Many of you reading this post hear and speak as one of your basic senses that help you to effortlessly talk to a pharmacist about your prescription, or to talk to your friendly mobile phone representative about the latest options for upgrading. These benign interactions that come so naturally for you are a totally different experience for people who cannot hear or use spoken language, or who have lost their hearing. Many deaf people learn sign language – another language equally recognized in cognitive brain function as spoken language. It’s a visual language unto itself. For as many spoken languages in the world, there are the same sign languages. Both are rooted in legacy cultures and vary from region to region.
Think about this: technology today allows us to automatically translate spoken language decently. There are ear-buds, for example, that allow for translation between people having face to face conversations in different languages, or translation technology for websites in other languages. Advancements in automating natural language processing and using artificial intelligence technologies make this happen.
Solutions for recognizing sign language, however, have relied on human resources in various forms: physical interpreters, interpreters through video, and other types of use of humans to recognize and translate sign language. Dependency on professional interpreters or family and friends is a tough way to have a conversation about your medical condition with your pharmacist, or buying a new phone and maybe adding other family members to your plan. Simply, we humans are not scalable. Sure, texting has taken on its own value in replacing pen & paper, but these types of conversations are hard to have with typing, or writing.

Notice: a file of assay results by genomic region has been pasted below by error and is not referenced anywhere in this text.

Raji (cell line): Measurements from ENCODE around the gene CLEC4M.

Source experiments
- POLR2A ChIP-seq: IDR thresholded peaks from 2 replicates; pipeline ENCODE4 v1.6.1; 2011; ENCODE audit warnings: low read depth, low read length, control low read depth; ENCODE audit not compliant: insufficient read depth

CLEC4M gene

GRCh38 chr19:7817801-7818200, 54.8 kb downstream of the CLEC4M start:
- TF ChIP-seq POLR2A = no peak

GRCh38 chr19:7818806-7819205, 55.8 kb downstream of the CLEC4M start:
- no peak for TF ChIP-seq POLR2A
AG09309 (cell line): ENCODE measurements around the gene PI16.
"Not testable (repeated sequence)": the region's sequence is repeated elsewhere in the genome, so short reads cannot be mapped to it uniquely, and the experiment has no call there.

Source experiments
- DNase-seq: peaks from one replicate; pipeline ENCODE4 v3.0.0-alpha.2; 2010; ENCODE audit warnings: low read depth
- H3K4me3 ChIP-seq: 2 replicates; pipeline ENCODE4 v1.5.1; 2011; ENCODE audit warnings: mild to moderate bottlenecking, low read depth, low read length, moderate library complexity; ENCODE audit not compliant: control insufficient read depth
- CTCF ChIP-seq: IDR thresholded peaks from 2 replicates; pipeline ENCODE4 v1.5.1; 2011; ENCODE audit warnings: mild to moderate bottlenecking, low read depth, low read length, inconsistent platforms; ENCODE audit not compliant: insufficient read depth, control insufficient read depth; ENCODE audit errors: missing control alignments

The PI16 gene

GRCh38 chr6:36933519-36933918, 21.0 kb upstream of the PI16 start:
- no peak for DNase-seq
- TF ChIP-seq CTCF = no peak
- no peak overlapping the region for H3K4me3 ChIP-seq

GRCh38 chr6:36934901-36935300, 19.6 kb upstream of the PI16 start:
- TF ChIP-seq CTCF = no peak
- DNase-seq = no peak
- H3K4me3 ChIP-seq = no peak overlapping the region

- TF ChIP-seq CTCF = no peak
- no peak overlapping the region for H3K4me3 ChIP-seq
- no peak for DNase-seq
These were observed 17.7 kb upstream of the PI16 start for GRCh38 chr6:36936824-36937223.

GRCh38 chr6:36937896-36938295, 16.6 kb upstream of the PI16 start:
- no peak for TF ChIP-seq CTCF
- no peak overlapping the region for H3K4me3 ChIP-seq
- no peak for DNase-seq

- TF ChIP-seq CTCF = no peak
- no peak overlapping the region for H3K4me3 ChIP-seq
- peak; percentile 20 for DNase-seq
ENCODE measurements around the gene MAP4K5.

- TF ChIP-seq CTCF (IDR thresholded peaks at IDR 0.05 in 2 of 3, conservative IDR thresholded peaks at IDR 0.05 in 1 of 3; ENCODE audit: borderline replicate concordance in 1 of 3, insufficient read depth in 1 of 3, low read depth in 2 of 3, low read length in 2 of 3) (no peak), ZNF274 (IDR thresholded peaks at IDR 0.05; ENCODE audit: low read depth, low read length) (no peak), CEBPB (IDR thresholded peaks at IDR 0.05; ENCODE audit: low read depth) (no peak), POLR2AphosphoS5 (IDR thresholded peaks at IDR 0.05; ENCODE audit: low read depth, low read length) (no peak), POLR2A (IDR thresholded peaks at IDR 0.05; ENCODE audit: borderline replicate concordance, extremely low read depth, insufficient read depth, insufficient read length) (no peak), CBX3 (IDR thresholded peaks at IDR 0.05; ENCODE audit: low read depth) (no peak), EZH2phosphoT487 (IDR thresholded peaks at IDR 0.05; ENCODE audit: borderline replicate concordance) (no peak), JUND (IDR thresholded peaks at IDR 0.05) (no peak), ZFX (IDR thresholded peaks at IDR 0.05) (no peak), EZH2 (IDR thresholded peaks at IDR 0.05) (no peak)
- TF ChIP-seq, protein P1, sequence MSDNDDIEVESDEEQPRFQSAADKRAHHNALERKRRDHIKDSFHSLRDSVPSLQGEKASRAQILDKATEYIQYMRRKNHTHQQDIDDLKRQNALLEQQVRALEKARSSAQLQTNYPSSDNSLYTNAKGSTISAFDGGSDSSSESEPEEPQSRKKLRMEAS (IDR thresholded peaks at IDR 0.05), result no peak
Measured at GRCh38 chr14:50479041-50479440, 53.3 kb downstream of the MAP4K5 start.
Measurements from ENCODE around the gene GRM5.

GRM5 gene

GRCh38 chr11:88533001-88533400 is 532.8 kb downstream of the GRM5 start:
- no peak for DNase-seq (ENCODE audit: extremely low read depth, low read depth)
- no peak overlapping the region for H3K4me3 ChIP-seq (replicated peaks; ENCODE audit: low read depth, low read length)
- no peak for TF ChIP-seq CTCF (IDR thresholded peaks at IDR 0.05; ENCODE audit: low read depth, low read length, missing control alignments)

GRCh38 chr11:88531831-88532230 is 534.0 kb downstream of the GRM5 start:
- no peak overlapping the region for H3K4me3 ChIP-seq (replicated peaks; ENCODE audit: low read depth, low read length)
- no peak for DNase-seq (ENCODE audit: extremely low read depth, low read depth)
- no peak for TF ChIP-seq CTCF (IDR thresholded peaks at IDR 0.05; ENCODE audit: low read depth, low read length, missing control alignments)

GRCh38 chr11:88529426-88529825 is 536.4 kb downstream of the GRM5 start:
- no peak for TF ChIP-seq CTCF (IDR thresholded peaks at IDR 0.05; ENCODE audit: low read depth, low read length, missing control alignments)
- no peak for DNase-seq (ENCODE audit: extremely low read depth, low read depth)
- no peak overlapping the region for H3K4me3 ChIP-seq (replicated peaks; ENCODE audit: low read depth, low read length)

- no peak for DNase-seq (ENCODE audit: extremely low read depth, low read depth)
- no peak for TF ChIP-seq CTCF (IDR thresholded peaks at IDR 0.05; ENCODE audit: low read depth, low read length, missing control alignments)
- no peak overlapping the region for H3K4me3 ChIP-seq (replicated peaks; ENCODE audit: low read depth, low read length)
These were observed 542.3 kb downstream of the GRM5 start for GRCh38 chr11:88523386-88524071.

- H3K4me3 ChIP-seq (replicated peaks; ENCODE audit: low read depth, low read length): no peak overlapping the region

KinTrans Inc. has created a technology platform that facilitates these types of conversations by using artificial intelligence in a new way to recognize this full body movement language, and any sign language in the world. KinTrans’ chat solution is designed for the business environment in the immediate term to improve communication with Deaf customers at points of sale and service areas. The chat solution translates signs into voice and voice into signs in real time. This functionality allows the Deaf to realize independence and businesses to realize new value creating opportunities from this large market segment.
KinTrans and Microsoft: Joining Forces for Inclusion
Microsoft has been an integral part of KinTrans’ development, embedded at various steps along the way. From using the Microsoft Kinect 3D depth camera to providing hosting credits on Azure through BizSpark Plus, Microsoft has been a vehicle of support to this early technology startup.
Microsoft Gulf, headquartered in Dubai, UAE discovered KinTrans in a local incubator in 2015. KinTrans was one of 5 startups selected to meet Satya Nadella, Microsoft’s CEO, during a visit to Dubai in January 2016. Mr. Nadella spoke with KinTrans about the future of Microsoft Azure and the Microsoft platform at large to bring about inclusion of all people, to digitally transform how the global community works together. Since that time, Microsoft Gulf sponsored KinTrans at the 2016 GITEX technology conference in Dubai, the QITCOM technology conference in Doha, Qatar, has made Developer Experience team resources available, and hosted KinTrans in the Dubai Microsoft Technology Center.
Today, Microsoft New England continues supporting KinTrans Inc., through civic engagement opportunities in Boston and working side-by-side with them in the MassChallenge accelerator. The goal together is to demonstrate how a deep technology platform, combined with innovative machine learning applications can open new, scalable opportunities for communication with Deaf in the marketplace, in the workplace, in schools, healthcare centers and civic institutions.
Tags: azure, BizSpark, BizSpark Plus, Doha, Dubai, GITEX, kinect, KinTrans, masschallenge, microsoft, Microsoft Gulf, Microsoft Kinect, Microsoft New England, New England, Qatar, QITCOM, Satya Nadella, UAE